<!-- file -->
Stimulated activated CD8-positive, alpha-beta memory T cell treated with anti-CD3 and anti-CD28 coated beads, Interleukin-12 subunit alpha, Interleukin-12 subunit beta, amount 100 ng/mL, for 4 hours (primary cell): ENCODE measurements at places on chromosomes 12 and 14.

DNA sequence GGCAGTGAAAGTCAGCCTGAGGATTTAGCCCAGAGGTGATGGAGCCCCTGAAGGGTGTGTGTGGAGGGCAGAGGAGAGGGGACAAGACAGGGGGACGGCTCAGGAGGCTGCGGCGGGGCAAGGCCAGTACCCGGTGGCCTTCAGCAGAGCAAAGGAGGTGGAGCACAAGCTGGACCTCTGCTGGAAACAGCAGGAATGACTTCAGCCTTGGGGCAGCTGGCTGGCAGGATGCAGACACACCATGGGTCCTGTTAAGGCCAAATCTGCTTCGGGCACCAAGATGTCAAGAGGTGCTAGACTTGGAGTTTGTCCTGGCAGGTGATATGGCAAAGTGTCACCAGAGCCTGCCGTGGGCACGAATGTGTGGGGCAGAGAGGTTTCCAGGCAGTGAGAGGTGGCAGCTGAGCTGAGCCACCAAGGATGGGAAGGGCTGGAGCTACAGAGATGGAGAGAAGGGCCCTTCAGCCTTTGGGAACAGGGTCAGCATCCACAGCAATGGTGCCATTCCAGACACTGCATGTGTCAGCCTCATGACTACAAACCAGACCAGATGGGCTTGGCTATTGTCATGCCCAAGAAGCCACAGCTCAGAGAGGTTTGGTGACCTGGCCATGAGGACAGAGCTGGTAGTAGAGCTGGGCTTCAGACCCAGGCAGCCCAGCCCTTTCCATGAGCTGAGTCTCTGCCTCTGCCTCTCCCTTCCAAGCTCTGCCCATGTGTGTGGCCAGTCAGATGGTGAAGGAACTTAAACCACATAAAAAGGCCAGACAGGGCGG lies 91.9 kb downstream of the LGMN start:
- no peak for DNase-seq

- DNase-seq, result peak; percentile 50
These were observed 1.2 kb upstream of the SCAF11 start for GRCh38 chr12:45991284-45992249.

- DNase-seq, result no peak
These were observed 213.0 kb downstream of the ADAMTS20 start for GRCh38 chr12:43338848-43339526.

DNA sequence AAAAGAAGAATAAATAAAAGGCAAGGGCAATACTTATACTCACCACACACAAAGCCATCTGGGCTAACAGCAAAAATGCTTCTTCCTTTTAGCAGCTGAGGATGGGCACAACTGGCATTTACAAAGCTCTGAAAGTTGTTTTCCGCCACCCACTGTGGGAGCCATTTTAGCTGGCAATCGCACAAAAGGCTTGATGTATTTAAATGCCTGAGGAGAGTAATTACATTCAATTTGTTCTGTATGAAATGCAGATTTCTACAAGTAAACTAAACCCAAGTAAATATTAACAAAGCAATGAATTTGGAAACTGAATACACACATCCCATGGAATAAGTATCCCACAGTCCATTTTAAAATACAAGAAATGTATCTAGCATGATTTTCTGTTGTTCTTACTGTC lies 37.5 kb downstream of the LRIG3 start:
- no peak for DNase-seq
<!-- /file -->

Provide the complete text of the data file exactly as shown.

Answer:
Stimulated activated CD8-positive, alpha-beta memory T cell treated with anti-CD3 and anti-CD28 coated beads, Interleukin-12 subunit alpha, Interleukin-12 subunit beta, amount 100 ng/mL, for 4 hours (primary cell): ENCODE measurements at places on chromosomes 12 and 14.

DNA sequence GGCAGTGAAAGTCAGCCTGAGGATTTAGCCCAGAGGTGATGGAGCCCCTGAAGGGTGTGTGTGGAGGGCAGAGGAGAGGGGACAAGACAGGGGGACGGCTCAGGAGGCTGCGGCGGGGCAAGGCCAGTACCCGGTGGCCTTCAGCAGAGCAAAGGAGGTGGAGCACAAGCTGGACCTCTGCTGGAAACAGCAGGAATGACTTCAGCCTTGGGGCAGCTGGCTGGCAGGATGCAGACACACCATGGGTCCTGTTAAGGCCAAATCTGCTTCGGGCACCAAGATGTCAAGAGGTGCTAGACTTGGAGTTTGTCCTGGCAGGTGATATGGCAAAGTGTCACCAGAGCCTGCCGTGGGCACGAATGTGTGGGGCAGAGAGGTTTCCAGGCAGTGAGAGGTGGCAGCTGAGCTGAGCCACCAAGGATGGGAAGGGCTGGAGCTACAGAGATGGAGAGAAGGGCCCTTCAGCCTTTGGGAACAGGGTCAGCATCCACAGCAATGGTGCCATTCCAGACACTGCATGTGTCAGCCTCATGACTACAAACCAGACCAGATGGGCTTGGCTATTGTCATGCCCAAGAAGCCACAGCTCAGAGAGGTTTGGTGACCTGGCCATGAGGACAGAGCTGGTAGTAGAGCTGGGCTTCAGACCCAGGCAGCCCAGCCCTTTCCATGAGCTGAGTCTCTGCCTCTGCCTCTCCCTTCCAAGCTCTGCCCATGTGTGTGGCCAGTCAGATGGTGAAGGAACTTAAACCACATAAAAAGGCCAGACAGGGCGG lies 91.9 kb downstream of the LGMN start:
- no peak for DNase-seq

- DNase-seq, result peak; percentile 50
These were observed 1.2 kb upstream of the SCAF11 start for GRCh38 chr12:45991284-45992249.

- DNase-seq, result no peak
These were observed 213.0 kb downstream of the ADAMTS20 start for GRCh38 chr12:43338848-43339526.

DNA sequence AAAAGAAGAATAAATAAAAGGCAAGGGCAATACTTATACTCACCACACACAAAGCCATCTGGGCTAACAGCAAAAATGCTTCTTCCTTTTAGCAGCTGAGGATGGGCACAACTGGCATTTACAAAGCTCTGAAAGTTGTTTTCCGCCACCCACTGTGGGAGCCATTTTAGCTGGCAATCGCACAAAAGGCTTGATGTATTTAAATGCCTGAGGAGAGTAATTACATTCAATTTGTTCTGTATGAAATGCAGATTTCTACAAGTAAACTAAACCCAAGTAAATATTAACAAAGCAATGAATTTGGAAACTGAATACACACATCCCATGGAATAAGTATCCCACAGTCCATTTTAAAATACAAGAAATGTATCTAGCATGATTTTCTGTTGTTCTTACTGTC lies 37.5 kb downstream of the LRIG3 start:
- no peak for DNase-seq